“Grenade, British and Commonwealth Hand and Rifle Grenades” was first published back in 2001 but I have only recently added a copy to my reference library and I suspect many of you, like me, had not realised just what an excellent book it is. The book is currently selling for eye watering prices on Amazon, however far more affordable copies are available for purchase and I include a link at the end for a more sensibly priced supplier.Grenades have been used for many centuries, but rather fell out of favour in the nineteenth century. The Great War though brought the back to the frontline and there was a massive proliferation of these weapons in many different configurations. Happily for the authors and ourselves, these grenades were logically numbered from ‘Grenade No1’ onwards in a standard sequence and the authors look at each design in turn, drawing heavily on contemporary sources for descriptions, preparation and use of these munitions. Obviously some grenades get more detail than others- the various iterations of Mills bomb being an obvious example. The book is profusely illustrated throughout with black and white photographs and original diagrams illustrating the internal workings of each grenade. In a nice touch, many of the sections on grenades include information on the packaging of the grenades and the markings on ammunition boxes.The book is slightly weaker on more modern grenades, for the simple fact that as many are still in use or covered by the thirty year ruling, they were still classified at the time of the book’s publication. With the authors hailing from Australia, there is also quite a bit of detail on Australian grenades, but less so on other commonwealth countries, although Canada is covered briefly. The book is rounded out by a section on grenade launchers and launching cartridges- an often overlooked topic as well as methods of carrying the grenades and a few examples of heroism from soldiers who won the VC with grenades.This is truly an authoritative volume and I have learnt an awful lot from it- indeed I heartily wish I had access to it whilst writing some of the grenade posts on to blog as it would have helped provide me with a lot more information. I have no hesitation in recommending this book, and copies can be purchased for £40 each plus postage from here.
As mentioned a few weeks back when we looked at a drill igniter for a Mill’s bomb here, the igniter is a sensitive piece of explosive that can be set off by rough handling. It was therefore common practice not to fit the igniter into a Mill’s bomb until it was actually needed and to transport the two components separately. These igniters were carried in special metal tins that held them securely and offered them some protection from the elements and being knocked about. Large examples existed that could hold twelve igniters, but tonight we are looking at a smaller tin that held just three:These tins seem to be universally painted red, here with a stencilled filling date of 1958. This tin was sold out of army service in 1970 and so has a large label pasted on it confirming it is free from explosive:Inside the tin a set of holes are provided to hold the long tubular detonator securely:These are part of an internal removable cradle that can be taken out of the tin if required:Each detonator fits into one of the holes, with the cap resting in the top part, the two outer examples facing one way, and the centre cap facing the other:This tin dates from 1952 and has the date impressed in the metal on the base:As with so much ammunition packaging these tins were, to a degree, disposable so they are not all that common today. Having said that they are out there with a bit of hunting and are a great addition to my little grenades collection. Here we see a Canadian Company Sergeant Major taking advantage of a quiet period in Ambelie France on 7th August 1944 to fit the igniters into No 36 Mills bombs:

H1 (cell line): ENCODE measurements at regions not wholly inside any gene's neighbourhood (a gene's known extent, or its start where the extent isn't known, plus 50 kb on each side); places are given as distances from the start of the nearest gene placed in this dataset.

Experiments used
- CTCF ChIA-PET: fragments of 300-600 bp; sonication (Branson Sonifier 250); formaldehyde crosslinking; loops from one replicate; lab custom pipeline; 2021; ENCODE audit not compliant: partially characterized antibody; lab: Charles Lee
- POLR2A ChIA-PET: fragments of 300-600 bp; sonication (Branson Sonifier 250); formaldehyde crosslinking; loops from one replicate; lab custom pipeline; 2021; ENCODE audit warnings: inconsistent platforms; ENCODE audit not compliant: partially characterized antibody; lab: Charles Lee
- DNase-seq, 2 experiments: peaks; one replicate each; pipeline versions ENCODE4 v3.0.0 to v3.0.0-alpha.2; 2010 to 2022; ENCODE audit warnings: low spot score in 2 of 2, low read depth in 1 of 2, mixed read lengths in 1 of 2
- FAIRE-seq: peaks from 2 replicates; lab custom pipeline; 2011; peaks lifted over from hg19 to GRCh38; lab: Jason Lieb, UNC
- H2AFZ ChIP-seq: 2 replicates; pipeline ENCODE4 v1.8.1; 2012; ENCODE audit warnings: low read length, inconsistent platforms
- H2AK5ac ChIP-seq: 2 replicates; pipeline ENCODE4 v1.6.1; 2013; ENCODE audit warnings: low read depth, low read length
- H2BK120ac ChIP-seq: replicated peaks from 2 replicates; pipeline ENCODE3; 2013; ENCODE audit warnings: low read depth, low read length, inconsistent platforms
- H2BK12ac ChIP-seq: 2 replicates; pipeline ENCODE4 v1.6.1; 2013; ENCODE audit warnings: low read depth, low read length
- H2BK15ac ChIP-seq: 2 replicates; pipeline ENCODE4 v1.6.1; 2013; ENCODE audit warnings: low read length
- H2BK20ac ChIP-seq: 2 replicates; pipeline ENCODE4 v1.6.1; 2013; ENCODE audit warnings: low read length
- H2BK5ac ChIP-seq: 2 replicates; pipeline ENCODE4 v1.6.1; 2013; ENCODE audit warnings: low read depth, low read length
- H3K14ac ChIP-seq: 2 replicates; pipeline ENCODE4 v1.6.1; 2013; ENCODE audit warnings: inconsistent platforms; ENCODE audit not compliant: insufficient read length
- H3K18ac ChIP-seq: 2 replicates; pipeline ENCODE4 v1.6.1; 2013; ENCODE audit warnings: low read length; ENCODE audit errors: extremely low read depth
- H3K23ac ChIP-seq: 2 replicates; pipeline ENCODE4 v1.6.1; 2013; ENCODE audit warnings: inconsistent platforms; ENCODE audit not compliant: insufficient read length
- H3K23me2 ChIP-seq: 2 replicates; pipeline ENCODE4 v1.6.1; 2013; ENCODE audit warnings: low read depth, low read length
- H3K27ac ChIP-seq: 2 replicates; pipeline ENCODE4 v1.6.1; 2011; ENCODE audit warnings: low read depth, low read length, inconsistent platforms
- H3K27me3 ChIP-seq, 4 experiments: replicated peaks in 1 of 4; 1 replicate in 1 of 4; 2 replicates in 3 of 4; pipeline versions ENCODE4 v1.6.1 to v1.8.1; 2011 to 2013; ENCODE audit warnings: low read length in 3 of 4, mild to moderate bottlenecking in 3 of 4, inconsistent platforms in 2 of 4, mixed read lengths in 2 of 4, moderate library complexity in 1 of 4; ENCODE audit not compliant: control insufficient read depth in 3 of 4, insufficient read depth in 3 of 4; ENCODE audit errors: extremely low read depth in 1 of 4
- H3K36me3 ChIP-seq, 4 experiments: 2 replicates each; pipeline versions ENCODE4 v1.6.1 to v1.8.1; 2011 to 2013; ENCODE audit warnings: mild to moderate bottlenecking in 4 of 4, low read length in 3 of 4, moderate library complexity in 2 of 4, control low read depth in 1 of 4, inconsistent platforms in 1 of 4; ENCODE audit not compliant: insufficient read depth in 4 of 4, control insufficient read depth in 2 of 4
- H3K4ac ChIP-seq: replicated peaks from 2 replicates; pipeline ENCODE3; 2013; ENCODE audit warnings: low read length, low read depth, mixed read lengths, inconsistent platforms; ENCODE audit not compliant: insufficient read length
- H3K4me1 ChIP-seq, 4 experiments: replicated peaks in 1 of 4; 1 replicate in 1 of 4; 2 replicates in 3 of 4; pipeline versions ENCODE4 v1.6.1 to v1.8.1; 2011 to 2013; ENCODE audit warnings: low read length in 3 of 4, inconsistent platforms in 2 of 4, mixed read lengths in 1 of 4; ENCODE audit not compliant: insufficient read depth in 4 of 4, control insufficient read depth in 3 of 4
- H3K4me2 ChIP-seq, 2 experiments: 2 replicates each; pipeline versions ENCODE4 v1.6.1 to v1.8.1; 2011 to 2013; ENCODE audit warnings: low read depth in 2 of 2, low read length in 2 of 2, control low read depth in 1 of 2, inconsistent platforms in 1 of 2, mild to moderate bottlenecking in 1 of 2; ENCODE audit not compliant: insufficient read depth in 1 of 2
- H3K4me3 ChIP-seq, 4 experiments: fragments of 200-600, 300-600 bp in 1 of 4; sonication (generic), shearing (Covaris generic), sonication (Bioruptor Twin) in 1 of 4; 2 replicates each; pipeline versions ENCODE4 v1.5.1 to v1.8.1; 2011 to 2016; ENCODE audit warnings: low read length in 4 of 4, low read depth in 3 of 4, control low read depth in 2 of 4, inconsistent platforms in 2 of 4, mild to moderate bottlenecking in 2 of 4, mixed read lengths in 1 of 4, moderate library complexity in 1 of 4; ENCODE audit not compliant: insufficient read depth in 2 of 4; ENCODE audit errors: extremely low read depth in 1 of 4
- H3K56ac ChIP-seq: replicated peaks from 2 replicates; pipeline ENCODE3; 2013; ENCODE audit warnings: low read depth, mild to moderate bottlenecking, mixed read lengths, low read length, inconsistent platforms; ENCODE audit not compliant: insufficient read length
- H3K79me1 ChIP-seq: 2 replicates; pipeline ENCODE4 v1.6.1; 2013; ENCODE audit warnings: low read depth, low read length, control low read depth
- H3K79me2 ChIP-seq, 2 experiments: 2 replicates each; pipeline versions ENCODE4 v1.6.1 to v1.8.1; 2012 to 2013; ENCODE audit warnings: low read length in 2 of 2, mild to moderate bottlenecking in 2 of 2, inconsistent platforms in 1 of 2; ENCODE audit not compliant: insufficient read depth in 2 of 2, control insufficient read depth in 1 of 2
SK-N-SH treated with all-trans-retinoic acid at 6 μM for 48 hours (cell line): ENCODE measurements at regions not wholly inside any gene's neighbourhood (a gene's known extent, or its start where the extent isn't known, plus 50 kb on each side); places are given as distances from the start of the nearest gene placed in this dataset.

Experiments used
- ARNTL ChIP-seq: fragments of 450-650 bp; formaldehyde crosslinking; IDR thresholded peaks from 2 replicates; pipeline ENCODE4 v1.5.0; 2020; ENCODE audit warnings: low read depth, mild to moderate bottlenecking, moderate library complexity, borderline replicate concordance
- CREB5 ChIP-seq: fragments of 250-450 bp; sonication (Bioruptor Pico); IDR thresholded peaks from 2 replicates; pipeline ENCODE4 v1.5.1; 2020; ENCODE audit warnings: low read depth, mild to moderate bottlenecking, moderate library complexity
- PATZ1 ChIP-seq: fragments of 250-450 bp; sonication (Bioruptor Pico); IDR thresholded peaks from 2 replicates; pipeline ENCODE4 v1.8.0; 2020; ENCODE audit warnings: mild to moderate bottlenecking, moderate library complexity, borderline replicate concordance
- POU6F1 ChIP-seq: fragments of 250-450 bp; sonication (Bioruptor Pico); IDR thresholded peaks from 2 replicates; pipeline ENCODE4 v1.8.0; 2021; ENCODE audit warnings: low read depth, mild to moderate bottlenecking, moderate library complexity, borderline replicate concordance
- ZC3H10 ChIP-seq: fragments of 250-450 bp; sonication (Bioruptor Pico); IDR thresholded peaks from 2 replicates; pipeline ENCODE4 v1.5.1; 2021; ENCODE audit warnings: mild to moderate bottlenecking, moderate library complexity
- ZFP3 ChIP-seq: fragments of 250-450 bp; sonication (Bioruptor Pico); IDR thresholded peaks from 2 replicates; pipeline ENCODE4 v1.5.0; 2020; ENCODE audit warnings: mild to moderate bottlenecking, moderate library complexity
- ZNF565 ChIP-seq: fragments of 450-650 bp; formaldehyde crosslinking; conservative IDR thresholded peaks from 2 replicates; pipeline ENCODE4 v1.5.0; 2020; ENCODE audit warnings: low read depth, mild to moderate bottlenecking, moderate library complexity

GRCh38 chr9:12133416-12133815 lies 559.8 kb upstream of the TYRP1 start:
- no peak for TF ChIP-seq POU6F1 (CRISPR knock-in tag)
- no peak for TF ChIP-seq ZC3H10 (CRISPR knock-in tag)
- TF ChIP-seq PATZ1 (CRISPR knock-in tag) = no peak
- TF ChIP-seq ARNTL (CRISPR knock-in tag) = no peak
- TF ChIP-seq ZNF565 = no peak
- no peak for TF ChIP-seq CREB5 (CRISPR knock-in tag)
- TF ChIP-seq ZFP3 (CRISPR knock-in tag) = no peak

Although inert Mill’s bombs are pretty easy to find, the igniter sets that go inside them to actually fire the grenade are much harder to find. Live examples are of course illegal, but inert drill igniters are legal to own, however they can be rather scarce. My thanks therefore go to Andy Dixon for his help in adding this one to my collection:The igniter is used to explode the grenade and on a live version is consists of a .22inch cap in a chamber, a short length of safety fuse bent to shape and a detonator, as illustrated in this diagram from the 1951 army pamphlet of grenades:My example is clearly stamped drill on the cap chamber:The detonator also has large holes drilled through it to show it is for training purposes and not live:There are tiny date numbers on the back of the cap chamber, and I believe these are for 1943 or 1944 (they really are miniscule!):Live igniters are obviously very dangerous, and this safety warning comes from the pamphlet:
The set must be handled carefully, holding by the fuze and cap chamber; it must never be struck or crushed and it must be kept away from heat and not allowed to become damp. No attempt will be made to strip down any part of the igniter set.
The manual also instructs users on how to insert the igniter into the grenade:
…to prime the grenade the base plug is removed; the detonator sleeve must then be inspected to ensure that it is free from any obstruction and has no rough edges. Holding the igniter set by the cap and fuze between finger and thumb, squeeze them very gently together to ensure that they will go into the grenade easily. The detonator is then inserted carefully into its sleeve and the cap chamber pushed in as far as it will go. If for any reason the igniter set cannot be inserted easily into the grenade, both should be rejected. The base plug is replaced and screwed up with the base plug key.